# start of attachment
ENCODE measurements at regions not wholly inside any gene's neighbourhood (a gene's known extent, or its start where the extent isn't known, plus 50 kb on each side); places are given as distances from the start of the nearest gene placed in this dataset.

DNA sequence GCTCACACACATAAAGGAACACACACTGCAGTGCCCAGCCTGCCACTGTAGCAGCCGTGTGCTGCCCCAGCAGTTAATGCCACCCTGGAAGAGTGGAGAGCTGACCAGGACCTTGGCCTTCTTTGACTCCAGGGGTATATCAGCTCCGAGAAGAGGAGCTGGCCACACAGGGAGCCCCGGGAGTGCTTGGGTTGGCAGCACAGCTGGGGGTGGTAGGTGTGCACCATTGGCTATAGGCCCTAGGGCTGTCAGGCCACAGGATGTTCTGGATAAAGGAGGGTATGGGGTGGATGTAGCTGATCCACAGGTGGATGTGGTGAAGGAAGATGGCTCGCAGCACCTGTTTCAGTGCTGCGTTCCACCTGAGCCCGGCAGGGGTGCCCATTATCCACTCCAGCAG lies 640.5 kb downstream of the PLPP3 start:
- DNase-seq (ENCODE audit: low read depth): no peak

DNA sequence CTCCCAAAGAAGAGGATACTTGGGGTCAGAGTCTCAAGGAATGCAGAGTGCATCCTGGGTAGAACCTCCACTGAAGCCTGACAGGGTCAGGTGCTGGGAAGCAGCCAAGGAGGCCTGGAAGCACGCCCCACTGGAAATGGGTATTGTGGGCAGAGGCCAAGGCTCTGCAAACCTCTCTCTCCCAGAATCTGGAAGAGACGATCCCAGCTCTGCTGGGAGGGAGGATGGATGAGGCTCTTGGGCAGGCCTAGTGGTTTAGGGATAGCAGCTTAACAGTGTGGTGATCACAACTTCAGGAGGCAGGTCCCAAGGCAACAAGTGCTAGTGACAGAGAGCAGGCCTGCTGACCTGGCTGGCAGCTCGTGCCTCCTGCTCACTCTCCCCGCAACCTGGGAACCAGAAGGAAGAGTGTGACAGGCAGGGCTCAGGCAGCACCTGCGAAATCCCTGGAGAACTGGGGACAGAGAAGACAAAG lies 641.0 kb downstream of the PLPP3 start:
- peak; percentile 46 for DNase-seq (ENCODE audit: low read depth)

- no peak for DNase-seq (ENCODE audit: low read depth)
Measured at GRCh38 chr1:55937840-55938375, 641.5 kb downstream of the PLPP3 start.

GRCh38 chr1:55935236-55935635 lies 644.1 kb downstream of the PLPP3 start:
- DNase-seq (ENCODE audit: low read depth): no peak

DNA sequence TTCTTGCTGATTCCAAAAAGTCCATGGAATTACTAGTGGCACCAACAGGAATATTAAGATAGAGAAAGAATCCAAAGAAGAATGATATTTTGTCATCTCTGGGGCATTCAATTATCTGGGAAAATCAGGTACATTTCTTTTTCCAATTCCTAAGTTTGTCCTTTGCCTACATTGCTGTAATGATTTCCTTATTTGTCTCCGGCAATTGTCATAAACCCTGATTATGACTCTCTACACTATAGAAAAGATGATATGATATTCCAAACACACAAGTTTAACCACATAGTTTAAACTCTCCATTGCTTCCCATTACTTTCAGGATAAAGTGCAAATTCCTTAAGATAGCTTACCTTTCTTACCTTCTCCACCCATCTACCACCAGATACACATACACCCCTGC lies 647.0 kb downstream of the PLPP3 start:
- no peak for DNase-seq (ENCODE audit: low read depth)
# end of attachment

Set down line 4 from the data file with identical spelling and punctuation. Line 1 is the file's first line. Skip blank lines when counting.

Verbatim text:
DNA sequence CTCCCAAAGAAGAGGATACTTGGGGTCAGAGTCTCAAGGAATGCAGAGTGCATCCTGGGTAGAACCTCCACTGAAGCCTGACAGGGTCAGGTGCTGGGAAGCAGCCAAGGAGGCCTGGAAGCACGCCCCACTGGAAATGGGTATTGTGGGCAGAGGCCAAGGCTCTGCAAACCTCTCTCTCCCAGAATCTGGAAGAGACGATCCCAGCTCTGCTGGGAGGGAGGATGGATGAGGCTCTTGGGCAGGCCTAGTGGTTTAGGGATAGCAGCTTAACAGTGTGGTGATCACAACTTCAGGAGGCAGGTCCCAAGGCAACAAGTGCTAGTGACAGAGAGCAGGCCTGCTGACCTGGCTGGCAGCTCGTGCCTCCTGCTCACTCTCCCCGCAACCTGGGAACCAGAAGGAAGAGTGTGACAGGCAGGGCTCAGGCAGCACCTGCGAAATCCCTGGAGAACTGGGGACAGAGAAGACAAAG lies 641.0 kb downstream of the PLPP3 start: